By Edie Melson
I’m always on the lookout for images that I can use to illustrate a blog post. In many cases, I don’t need to use stock photos; I take the “stock” photos myself.
You don’t have to be professional photographer to take your own pictures. You can use a fancy camera, a point-and-shoot, or your cell phone. I use my Nikon point-and-shoot and my iPhone 6 to take a lot of the images for my blog.
To help you build your stock photo library, we created a free printable PDF of this entire article for you. Use it as a checklist when you’re out and about with your camera or mobile device.
Snap pictures of these 40 items:
1. Gate. I have pictures of open gates and closed gates. Good images if you’re talking about traveling.
5. Traffic Signs. Detour signs, Road Closed, Yield, Winding Road, etc.
6. Obstacle. I have pictures of a trail with a tree blocking the path. I also have pics of detour signs, roadblocks, etc.
7. Rain. I love pictures of rainy pavement, raindrops, even puddles. These can evoke emotions and illustrate lots of things, like saving for a rainy day.
9. Horizon. I love taking horizon pictures. These are really good for illustrating posts about the future.
13. Clouds with Sun Rays. These are great to illustrate faith or breaking through a tough challenge.
15. Ripples in Water. These images are great when we write about the effect of something.
17. Words in the Dictionary. Sometimes it’s hard to find just the right picture. Instead, look the word up in the dictionary and snap a picture. You can manipulate the picture in www.PicMonkey.com and have a great blog illustration.
19. Typewriter/Typewriter Keys. This is great for us when we write about writing. You can even put a piece of blank paper in the typewriter and use a site like PicMonkey to add words to the paper.
20. Luggage. This is great when we’re talking about taking more than we can handle, carrying baggage, etc.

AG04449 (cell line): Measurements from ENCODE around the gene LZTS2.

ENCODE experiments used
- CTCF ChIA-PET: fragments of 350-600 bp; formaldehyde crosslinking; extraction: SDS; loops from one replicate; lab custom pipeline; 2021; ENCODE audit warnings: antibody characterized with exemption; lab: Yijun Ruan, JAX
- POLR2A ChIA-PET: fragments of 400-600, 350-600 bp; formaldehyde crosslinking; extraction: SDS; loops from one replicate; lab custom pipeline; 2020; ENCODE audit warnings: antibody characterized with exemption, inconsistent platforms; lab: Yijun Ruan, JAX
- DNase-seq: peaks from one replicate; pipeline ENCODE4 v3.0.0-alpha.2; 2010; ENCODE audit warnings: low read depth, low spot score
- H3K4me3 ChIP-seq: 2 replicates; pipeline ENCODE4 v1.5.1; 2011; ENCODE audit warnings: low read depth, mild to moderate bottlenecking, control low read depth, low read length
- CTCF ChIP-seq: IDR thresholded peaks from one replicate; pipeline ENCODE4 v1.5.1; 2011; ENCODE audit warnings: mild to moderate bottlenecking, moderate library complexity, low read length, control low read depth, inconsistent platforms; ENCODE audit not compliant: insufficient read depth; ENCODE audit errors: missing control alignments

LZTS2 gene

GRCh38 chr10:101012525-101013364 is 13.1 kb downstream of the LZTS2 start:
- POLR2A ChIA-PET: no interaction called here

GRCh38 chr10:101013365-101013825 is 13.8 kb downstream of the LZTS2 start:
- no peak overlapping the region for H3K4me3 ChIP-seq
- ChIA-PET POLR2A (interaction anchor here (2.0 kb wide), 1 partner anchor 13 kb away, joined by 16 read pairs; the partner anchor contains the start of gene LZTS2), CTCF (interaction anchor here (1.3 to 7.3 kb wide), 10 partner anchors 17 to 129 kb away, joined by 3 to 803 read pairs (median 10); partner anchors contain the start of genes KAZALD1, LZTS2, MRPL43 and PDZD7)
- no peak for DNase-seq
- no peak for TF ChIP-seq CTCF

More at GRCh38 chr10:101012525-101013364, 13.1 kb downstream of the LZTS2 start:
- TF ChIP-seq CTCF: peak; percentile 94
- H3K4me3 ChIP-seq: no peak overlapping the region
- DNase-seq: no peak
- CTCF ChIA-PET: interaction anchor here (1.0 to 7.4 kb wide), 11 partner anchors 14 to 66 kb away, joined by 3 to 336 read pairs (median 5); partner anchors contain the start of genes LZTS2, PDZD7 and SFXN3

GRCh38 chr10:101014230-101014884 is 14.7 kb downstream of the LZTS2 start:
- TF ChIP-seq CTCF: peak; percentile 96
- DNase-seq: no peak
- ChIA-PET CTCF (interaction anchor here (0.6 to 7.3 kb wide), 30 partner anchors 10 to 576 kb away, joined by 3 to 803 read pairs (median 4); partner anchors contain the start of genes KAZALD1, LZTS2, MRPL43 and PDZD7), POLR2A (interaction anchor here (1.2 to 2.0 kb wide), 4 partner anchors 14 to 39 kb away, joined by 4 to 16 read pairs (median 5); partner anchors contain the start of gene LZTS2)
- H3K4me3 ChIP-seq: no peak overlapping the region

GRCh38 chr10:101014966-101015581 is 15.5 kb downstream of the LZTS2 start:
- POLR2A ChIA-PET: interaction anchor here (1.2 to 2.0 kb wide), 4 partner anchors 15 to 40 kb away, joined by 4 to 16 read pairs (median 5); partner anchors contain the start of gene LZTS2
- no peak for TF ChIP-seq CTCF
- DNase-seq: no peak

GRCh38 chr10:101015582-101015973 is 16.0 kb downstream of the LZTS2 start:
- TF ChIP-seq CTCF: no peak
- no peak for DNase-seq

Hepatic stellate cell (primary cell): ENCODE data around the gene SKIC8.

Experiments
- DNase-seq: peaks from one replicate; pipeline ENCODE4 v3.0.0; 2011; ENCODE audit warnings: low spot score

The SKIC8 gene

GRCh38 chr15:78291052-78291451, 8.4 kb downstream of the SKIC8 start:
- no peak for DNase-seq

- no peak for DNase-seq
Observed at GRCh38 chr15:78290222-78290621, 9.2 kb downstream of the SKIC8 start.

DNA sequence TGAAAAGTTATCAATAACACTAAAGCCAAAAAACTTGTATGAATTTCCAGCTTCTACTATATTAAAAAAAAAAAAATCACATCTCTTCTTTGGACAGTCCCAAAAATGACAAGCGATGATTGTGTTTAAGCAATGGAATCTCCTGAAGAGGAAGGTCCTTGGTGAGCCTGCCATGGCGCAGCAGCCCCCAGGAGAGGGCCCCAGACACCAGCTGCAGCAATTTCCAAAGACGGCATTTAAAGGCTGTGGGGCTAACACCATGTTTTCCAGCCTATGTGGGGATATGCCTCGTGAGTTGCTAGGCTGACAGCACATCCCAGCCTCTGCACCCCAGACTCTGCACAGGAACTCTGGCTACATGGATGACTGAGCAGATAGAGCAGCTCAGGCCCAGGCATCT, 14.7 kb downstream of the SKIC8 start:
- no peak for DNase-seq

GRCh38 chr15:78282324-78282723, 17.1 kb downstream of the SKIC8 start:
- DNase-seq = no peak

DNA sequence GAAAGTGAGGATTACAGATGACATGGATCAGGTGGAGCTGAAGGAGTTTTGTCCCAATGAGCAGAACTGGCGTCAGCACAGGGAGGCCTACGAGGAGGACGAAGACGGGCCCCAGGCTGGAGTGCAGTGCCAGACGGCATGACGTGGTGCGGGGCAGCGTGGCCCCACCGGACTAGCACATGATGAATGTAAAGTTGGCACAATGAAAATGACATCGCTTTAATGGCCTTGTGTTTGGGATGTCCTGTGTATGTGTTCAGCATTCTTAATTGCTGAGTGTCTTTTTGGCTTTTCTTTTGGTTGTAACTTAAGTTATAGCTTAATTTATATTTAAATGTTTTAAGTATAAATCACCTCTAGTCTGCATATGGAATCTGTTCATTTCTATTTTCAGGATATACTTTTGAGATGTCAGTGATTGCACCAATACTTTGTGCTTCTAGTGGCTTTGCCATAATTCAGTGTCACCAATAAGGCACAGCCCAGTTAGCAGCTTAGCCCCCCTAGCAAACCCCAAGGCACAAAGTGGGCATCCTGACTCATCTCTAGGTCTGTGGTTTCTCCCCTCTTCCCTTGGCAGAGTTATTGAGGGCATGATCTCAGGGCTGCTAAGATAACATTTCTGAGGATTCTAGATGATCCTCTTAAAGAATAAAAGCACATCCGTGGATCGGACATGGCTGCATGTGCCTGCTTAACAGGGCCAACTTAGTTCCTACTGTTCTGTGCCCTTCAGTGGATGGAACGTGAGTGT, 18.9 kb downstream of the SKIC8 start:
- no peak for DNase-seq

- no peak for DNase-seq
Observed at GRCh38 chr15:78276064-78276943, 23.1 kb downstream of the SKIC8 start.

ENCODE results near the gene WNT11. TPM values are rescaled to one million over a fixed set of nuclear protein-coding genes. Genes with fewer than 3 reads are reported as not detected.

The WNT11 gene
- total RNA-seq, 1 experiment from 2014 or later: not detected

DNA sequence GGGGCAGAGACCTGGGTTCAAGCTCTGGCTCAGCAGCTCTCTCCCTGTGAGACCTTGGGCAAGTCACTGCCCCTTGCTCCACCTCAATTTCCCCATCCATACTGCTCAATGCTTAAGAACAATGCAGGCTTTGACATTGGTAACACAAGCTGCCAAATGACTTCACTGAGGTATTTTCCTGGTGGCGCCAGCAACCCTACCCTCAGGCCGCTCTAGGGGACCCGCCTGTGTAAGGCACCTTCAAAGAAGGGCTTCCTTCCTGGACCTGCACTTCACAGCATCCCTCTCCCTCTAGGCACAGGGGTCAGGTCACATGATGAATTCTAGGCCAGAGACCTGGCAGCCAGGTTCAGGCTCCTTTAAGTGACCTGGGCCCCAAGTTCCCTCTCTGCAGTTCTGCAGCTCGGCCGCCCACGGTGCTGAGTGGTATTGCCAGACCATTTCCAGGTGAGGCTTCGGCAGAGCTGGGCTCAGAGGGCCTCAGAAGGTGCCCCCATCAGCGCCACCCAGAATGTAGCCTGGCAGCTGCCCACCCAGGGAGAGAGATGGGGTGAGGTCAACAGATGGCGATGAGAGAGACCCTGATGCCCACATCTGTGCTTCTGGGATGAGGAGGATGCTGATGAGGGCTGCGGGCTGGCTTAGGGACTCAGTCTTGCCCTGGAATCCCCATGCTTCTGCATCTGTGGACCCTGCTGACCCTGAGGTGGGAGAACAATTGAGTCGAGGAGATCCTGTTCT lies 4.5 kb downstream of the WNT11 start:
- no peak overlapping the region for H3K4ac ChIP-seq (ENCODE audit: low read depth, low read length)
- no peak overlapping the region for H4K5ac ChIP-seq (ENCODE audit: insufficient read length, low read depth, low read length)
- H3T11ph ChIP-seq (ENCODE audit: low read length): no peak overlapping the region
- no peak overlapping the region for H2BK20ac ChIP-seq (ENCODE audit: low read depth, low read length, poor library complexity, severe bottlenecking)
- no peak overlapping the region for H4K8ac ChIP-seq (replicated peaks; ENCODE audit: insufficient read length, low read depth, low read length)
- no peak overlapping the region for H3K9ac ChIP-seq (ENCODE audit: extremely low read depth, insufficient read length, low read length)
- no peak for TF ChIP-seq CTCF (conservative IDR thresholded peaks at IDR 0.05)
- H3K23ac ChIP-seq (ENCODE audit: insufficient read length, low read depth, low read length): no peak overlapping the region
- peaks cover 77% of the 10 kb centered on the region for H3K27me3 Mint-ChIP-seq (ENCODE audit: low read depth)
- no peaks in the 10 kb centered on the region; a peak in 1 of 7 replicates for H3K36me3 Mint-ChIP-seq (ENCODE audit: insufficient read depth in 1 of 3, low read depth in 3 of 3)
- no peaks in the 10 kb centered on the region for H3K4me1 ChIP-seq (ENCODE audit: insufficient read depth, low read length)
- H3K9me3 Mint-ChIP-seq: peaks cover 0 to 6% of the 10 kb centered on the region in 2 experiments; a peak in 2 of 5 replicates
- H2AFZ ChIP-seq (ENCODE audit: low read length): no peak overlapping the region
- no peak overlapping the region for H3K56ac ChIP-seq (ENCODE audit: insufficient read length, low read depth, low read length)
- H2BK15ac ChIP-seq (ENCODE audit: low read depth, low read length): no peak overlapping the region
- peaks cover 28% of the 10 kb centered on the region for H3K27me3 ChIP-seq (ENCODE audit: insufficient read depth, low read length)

21. Exit/Do Not Enter Signs. These illustrate posts that warn about something.
23. Funny Signs/Objects. I took this one while we were on vacation at Universal Studios. I also have one from another amusement park that is a suspended net full of bricks. It has a sign on it that says, “A ton of bricks.”
25. Fog. Evokes emotion and can illustrate uncertainty.
27. Winding Road. Another great image to illustrate a journey.
29. Pen/Paper/Journal. I use this image a lot more than I thought I would. It’s easy to set up and take yourself.
31. Spring/Summer/Winter/Fall. We reference the seasons a lot when we write, so having images available to illustrate that is a big help.
33. Bridge. Like several others I’ve mentioned, a picture of a bridge is a great way to illustrate a variety of posts.
35.Tunnel. This is great if you’re talking about the light at the end of the tunnel. It’s also a good way to illustrate going through tough times.
From Laura: As I was shooting my own stock images with my Samsung Galaxy Note 4, I thought of five additional ones:
36. Rocks. Boulders make a great backdrop for a meme (see info on memes, below). Polished rocks, river rocks, and pebbles can illustrate themes such overcoming obstacles or time management.
Edie and Laura would love to hear your favorite idea for “stock” photos you can take yourself. You can upload your own stock photo in the Comments. Keep the pics rated G, please. This is a family-friendly blog.
Two important tips
Always include a watermark (contact info) on any image you took yourself. I use PicMonkey to add the following somewhere on the picture:
Image Copyright (c) www.EdieMelson.com
This does a couple of things. It reminds people that someone owns the image and it’s not just free to use without permission.
It also is free advertising because it directs people back to my site, if the image shows up on social media anywhere.
Compose the picture so there is room to add words to the image to make a meme. (A meme is an image with words on it.)
Keep your background simple. Below are two images, one with room for words, one without room.
These are just some of the basic images I try to keep in a file of pics for my blog posts. There is literally no end to the list. But this should get you started and help you begin to look at the world around you from a new perspective.
Don’t forget to download your free printable PDF of this article, and use it as your personal stock photo checklist.
Edie Melson—author, blogger, and speaker. Her popular blog, The Write Conversation, reaches thousands of writers each month, and she’s the director of the Blue Ridge Mountains Christian Writers Conference.
Her bestselling ebook on social media has just been updated and re-released as Connections: Social Media & Networking Techniques for Writers.
This article was originally published on Edie’s blog, “The Write Conversation.” Reprinted with permission.